Caroline Ouellette and Marie-Philip Poulin of les Canadiennes
There will be hockey playoffs in Montreal after all. Yes, you read that right.
In the midst of the Montreal Canadiens season of turmoil, and the possibility that they’ll soon be out of playoff contention, there is another Montreal hockey team dominating and playing the best hockey I’ve seen in a long time. The Montreal Canadiennes have finished first in the Canadian Women’s Hockey League with a record of 21-3 and will be hosting the Toronto Furies in a best of three semi-final this Friday, with game two on Saturday and hopefully game three on Sunday. The winner goes on to play for the Clarkson Cup in Ottawa on March 13.
While witnessing the weirdest collapse in the heart of downtown from a team that was favoured to be Stanley Cup contenders, the powerhouse of women’s hockey continues to be a perennial contender out in the East End of the city.
This season, the team formerly known as the Montreal Stars rebranded — in partnership with the Montreal Canadiens — with a new logo and name: les Canadiennes, in homage to the tradition of women’s hockey played in Quebec from the 1930s. Along with maintaining their winning tradition and new exposure, les Canadiennes played in the first women’s Winter Classic in Boston on New Year’s Day and played a couple of home games at the Canadiens practice facility in Brossard.
Montreal vs. Boston at the Winter Classic
It’s been quite the season for a team who sent nine of their best to the All Star game in Toronto, including top scorer Marie-Philip Poulin (she scored dramatic game-winners at the Sochi Olympics and in Vancouver) and four-time Olympian and CWHL all time leading scorer Caroline Ouellette. These are clearly better numbers than the Habs, yet people only seem to think of women’s hockey around Olympic time.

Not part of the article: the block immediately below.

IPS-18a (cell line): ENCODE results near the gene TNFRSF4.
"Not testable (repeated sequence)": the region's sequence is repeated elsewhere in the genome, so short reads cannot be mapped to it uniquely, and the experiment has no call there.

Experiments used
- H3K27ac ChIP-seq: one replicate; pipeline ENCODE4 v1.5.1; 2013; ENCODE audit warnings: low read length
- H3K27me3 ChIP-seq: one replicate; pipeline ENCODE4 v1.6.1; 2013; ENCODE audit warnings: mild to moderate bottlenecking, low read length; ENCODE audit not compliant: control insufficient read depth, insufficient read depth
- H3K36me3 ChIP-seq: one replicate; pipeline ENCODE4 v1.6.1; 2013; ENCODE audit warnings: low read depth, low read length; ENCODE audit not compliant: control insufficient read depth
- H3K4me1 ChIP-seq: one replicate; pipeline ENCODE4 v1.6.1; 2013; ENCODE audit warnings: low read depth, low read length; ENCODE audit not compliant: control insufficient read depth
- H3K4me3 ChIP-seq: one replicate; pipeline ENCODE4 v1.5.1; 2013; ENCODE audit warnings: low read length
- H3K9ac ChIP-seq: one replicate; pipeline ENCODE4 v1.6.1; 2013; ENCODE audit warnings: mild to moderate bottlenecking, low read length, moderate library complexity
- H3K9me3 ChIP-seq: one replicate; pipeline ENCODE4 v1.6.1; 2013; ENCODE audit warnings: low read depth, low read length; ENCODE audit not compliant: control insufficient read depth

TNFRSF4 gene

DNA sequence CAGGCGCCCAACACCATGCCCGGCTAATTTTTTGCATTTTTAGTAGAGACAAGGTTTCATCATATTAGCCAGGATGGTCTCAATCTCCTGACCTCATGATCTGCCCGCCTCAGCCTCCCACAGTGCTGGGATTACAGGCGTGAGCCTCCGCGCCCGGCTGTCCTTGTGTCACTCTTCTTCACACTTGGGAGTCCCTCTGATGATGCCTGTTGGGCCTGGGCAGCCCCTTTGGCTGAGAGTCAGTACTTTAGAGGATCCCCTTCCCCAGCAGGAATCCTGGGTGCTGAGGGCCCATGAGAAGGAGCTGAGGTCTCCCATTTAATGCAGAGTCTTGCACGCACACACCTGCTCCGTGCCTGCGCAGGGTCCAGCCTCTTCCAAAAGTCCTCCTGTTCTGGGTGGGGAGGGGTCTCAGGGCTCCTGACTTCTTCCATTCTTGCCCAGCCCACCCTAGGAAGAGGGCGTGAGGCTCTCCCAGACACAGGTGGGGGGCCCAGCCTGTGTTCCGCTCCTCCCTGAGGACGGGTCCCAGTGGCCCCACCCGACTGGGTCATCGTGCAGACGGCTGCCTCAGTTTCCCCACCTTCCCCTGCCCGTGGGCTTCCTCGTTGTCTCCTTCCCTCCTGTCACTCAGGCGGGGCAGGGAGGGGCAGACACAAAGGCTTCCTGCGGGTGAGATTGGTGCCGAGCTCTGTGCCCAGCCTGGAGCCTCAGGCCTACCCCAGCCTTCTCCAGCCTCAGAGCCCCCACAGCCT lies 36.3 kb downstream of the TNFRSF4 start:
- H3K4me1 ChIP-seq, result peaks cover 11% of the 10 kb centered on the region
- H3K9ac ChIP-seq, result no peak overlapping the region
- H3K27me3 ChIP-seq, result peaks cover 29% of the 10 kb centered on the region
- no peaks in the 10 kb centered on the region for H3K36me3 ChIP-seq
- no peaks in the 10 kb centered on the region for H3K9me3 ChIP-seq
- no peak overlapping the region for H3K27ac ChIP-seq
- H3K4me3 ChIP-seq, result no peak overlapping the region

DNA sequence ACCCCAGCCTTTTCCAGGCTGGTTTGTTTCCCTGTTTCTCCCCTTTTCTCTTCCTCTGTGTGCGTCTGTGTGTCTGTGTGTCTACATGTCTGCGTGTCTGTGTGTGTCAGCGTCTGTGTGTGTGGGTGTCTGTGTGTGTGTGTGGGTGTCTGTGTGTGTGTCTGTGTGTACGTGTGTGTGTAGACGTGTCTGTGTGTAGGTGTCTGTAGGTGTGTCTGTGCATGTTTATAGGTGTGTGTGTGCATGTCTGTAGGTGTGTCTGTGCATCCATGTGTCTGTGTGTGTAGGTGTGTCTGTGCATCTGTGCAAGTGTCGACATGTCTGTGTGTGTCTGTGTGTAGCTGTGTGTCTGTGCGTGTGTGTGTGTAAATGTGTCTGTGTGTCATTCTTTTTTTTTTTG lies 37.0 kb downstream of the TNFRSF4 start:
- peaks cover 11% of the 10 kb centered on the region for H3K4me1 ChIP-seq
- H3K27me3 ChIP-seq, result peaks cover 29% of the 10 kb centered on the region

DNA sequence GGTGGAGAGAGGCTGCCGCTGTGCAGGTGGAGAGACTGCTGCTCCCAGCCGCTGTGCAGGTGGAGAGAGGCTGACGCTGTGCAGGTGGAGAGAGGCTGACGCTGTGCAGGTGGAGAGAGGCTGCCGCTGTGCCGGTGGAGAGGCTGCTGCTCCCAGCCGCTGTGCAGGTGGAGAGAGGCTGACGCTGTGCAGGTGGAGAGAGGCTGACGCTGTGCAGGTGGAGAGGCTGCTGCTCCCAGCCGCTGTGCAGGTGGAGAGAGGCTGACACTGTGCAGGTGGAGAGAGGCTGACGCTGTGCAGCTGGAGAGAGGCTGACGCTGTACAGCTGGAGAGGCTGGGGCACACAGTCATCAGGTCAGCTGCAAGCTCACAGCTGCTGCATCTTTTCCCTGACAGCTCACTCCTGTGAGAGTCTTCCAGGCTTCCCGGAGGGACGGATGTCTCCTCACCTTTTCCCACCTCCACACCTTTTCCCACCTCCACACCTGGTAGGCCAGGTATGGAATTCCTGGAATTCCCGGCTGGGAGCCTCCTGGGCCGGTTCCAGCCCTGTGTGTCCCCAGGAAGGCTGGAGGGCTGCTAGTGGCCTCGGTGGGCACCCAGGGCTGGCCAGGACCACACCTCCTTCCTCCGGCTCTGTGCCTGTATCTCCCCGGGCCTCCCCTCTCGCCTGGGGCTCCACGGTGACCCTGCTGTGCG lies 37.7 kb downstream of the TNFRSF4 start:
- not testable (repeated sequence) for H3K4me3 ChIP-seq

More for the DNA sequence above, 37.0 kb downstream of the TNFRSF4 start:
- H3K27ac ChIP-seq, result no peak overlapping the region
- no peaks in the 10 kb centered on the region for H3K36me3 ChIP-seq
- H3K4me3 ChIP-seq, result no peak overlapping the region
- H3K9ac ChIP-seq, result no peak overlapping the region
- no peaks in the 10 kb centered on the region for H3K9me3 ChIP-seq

I’m not turning my back on the Habs, but the lack of scoring, constant line changes and the Michel Therrien clutch-play doesn’t inspire much confidence (or many goals). After that initial winning streak, this season has been marked by losses and dull play. It’s the complete opposite with les Canadiennes, who are all speed, scoring and great saves — without relying heavily on goaltender Charline Labonte. Whether they win by many goals or lose by one, they are a great team to watch. Consider it a continuation of the Olympic experience.
Even if you’re not too familiar with the faces of women’s hockey, the experience is a lot of fun. Etienne-Desmarteau arena may not be the Bell Centre, but it’s something special. First of all, it’s affordable — the best deal for tickets, food and beer of any sports franchise in the city (with the possible exception of roller derby). After going to a couple games this season, I had my share and left with money in my wallet; at the Bell Centre, I can only bring myself to buy one lone $10 beer.
Second, the rink had an old-school atmosphere and general admission (you can sit anywhere) so you can focus on the game and not get easily distracted by bells and whistles.
Third, the hockey is just good. I experienced the battle for first place against the Calgary Inferno. Getting the chance to watch Hayley Wickenheiser, the legend of Canadian women’s hockey, was one of my all-time hockey-watching highlights. Les Canadiennes were dominant but Calgary didn’t make it easy. And fan appreciation is also a significant part of the experience as both teams meet up after the game to sign autographs for the fans.
It may not be the road to the Stanley Cup, but the run for the Clarkson Cup is fierce hockey. Montreal women’s teams have been to five finals, winning three times. So if you really need that hockey playoff fix, see les Canadiennes contend for a real chance at that cup. ■
Les Canadiennes host the Toronto Furies in a best of three semi-final this Friday, Feb. 26 at the Etienne-Desmarteau Arena (3430 Bellechasse), 6:45 p.m., game two at the Complexe Sportif Bell (8000 Leduc, Brossard) on Saturday, Feb. 27, 5 p.m. and (hopefully) game three in Brossard on Sunday, Feb. 28.